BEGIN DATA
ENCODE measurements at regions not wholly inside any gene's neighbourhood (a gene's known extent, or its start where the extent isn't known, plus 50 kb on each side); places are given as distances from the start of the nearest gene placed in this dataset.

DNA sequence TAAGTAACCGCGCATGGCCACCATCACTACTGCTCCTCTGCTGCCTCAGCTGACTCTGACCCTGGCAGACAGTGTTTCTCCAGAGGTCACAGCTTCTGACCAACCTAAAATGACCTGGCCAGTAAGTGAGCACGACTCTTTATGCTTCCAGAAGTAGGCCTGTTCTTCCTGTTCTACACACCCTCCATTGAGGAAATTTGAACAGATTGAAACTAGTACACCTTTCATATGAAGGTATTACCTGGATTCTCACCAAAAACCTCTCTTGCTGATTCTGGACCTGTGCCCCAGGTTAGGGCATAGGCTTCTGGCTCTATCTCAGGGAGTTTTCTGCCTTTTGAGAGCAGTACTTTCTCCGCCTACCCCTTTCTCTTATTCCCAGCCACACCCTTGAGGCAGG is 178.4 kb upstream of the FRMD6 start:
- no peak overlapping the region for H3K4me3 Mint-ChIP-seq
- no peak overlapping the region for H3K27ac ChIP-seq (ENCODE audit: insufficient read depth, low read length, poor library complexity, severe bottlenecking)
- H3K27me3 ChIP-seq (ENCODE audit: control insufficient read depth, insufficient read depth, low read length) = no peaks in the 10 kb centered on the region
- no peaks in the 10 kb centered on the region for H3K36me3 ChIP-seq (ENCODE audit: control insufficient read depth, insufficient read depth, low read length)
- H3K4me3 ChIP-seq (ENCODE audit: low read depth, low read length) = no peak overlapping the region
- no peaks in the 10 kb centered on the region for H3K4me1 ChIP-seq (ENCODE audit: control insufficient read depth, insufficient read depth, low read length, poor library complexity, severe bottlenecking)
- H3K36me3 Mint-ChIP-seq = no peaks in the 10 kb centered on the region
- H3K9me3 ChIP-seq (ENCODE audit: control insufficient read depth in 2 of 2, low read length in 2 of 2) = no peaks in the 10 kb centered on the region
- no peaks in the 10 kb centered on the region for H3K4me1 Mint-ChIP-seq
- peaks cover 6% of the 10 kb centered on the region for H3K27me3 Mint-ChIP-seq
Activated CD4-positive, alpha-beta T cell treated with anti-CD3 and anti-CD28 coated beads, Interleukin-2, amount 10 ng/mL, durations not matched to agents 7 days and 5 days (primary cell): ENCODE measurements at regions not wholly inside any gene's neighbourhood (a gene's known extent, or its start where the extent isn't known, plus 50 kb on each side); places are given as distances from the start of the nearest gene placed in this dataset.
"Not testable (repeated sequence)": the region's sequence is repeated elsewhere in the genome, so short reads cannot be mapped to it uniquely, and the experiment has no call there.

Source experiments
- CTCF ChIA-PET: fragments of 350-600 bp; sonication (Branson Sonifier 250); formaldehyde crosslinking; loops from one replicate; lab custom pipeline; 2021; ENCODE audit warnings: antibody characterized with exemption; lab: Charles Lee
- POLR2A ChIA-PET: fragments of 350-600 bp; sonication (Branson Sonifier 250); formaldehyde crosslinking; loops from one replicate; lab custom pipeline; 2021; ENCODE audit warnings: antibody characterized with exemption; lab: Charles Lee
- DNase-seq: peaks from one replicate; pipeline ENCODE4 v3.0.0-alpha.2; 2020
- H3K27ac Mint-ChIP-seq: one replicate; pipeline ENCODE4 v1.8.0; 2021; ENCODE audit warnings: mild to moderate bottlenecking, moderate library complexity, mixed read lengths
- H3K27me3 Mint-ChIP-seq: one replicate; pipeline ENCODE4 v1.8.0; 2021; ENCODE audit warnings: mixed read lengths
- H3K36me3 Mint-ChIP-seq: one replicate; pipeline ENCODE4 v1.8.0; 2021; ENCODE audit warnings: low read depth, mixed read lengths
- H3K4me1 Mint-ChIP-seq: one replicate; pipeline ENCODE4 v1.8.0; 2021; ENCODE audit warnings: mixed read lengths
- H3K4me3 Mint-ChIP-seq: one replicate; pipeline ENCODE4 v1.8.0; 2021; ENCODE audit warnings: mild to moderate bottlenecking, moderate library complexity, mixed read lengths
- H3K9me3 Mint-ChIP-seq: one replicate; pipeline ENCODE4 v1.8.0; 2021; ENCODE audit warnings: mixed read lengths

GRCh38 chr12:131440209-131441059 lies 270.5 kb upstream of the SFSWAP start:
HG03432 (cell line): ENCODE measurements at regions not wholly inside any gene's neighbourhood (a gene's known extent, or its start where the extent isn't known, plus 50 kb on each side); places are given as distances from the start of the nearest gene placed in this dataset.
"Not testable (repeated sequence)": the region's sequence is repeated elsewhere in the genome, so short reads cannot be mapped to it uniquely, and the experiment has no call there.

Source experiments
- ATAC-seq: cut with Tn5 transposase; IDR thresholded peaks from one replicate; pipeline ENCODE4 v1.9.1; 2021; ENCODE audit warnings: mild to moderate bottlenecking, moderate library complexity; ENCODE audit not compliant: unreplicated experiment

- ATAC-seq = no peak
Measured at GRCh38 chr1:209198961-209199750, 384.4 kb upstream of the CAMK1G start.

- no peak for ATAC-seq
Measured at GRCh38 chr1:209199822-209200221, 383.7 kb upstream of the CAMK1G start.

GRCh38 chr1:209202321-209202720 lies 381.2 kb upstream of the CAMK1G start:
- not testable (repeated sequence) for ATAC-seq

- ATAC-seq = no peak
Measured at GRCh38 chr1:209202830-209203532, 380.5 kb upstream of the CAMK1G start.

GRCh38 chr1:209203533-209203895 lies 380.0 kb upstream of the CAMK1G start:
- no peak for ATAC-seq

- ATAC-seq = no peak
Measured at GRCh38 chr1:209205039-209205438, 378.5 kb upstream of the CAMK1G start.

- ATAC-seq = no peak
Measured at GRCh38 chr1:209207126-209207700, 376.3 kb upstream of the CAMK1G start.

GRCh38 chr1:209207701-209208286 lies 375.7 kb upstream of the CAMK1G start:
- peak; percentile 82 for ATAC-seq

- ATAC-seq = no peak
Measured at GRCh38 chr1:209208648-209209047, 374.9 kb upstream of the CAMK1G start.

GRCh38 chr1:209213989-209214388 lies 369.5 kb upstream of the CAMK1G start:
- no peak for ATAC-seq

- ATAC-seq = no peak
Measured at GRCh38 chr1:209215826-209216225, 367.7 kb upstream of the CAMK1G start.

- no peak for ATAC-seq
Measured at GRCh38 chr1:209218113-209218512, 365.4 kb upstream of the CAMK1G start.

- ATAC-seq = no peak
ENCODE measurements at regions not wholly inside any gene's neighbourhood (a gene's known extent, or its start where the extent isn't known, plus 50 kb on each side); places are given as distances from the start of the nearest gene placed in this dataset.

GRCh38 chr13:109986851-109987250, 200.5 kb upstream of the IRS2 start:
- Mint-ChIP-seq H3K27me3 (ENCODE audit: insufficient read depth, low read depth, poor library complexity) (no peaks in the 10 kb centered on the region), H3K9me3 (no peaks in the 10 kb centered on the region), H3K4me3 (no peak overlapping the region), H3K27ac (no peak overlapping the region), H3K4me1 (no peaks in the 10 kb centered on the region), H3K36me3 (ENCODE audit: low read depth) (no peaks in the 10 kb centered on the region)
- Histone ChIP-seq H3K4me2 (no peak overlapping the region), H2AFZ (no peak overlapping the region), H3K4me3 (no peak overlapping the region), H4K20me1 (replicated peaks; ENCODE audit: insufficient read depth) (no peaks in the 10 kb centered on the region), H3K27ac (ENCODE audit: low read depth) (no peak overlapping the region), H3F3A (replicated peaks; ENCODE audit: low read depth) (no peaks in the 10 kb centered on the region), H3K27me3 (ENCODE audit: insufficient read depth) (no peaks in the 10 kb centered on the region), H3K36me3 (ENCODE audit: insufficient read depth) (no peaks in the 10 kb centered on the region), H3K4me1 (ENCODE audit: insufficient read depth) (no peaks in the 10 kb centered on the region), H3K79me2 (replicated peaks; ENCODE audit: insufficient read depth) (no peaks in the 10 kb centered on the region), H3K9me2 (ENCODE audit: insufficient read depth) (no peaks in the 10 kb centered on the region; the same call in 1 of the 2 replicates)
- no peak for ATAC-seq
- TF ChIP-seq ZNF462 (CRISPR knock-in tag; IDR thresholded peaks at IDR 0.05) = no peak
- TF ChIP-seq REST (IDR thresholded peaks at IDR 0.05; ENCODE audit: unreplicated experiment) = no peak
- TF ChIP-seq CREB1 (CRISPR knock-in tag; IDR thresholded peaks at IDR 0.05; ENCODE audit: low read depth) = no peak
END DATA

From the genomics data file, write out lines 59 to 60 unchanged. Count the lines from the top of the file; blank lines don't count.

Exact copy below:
- no peak for ATAC-seq
- TF ChIP-seq ZNF462 (CRISPR knock-in tag; IDR thresholded peaks at IDR 0.05) = no peak